• Compared with QQQ (19.6%) in the period of the last 3 years, the downside volatility of 33.6% is greater, thus worse.

Sharpe:

'The Sharpe ratio was developed by Nobel laureate William F. Sharpe, and is used to help investors understand the return of an investment compared to its risk. The ratio is the average return earned in excess of the risk-free rate per unit of volatility or total risk. Subtracting the risk-free rate from the mean return allows an investor to better isolate the profits associated with risk-taking activities. One intuition of this calculation is that a portfolio engaging in 'zero risk' investments, such as the purchase of U.S. Treasury bills (for which the expected return is the risk-free rate), has a Sharpe ratio of exactly zero. Generally, the greater the value of the Sharpe ratio, the more attractive the risk-adjusted return.'

Using this definition on our asset we see for example:
  • Looking at the risk / return profile (Sharpe) of 1.48 in the last 5 years of NASDAQ 100 Leaders Strategy, we see it is relatively greater, thus better in comparison to the benchmark QQQ (0.73)
  • Looking at Sharpe Ratio in of 1.49 in the period of the last 3 years, we see it is relatively larger, thus better in comparison to QQQ (0.95).

Sortino:

'The Sortino ratio measures the risk-adjusted return of an investment asset, portfolio, or strategy. It is a modification of the Sharpe ratio but penalizes only those returns falling below a user-specified target or required rate of return, while the Sharpe ratio penalizes both upside and downside volatility equally. Though both ratios measure an investment's risk-adjusted return, they do so in significantly different ways that will frequently lead to differing conclusions as to the true nature of the investment's return-generating efficiency. The Sortino ratio is used as a way to compare the risk-adjusted performance of programs with differing risk and return profiles. In general, risk-adjusted returns seek to normalize the risk across programs and then see which has the higher return unit per risk.'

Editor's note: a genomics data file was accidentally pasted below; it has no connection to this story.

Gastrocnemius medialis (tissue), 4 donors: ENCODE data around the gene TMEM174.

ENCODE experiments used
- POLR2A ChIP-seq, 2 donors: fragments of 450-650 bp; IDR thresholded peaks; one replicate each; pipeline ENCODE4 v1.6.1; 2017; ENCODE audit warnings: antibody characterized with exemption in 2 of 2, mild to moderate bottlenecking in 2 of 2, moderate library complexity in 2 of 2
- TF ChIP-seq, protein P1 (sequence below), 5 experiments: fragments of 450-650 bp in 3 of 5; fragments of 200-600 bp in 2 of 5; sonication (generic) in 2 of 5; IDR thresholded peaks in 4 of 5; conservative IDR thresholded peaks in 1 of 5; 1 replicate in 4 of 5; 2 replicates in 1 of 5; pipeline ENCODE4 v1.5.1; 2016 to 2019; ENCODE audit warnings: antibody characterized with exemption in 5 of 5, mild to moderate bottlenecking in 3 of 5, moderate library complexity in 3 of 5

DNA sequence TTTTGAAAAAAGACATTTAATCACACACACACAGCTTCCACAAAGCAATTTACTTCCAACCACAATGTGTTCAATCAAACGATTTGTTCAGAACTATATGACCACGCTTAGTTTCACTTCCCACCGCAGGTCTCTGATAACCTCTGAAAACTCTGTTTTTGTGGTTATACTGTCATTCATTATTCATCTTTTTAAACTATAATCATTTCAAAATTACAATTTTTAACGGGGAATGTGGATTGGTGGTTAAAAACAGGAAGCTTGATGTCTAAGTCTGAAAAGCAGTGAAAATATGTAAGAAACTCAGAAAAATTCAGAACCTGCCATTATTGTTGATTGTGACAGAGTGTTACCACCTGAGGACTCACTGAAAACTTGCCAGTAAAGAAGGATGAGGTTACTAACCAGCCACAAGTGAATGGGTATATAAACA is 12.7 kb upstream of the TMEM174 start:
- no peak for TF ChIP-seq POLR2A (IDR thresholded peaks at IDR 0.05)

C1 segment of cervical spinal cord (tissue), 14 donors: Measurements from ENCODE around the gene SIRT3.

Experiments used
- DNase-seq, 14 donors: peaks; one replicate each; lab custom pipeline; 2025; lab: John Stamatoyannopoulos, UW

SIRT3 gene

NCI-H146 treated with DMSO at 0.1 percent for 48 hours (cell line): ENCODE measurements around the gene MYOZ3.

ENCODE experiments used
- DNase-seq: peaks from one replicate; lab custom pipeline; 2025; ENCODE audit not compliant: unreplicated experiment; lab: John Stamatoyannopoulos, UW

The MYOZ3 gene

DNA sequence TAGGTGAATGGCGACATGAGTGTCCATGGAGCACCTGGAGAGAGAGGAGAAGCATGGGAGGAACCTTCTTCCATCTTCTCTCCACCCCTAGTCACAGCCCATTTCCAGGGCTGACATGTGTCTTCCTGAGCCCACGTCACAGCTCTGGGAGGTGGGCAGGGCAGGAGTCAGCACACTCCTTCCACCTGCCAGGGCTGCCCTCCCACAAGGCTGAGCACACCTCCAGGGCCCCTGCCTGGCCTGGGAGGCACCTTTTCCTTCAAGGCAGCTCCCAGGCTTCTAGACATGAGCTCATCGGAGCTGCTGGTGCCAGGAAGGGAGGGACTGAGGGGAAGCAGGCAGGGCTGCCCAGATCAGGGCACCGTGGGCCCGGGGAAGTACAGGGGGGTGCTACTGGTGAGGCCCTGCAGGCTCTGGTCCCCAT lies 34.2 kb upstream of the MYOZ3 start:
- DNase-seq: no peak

Using this definition on our asset we see for example:
  • Looking at the ratio of annual return and downside deviation of 1.37 in the last 5 years of NASDAQ 100 Leaders Strategy, we see it is relatively greater, thus better in comparison to the benchmark QQQ (0.66)
  • Compared with QQQ (0.84) in the period of the last 3 years, the ratio of annual return and downside deviation of 1.37 is higher, thus better.

Ulcer:

'The Ulcer Index is a technical indicator that measures downside risk, in terms of both the depth and duration of price declines. The index increases in value as the price moves farther away from a recent high and falls as the price rises to new highs. The indicator is usually calculated over a 14-day period, with the Ulcer Index showing the percentage drawdown a trader can expect from the high over that period. The greater the value of the Ulcer Index, the longer it takes for a stock to get back to the former high.'

Using this definition on our asset we see for example:
  • Compared with the benchmark QQQ (5.02 ) in the period of the last 5 years, the Ulcer Index of 9.02 of NASDAQ 100 Leaders Strategy is larger, thus worse.
  • Compared with QQQ (4.97 ) in the period of the last 3 years, the Downside risk index of 10 is higher, thus worse.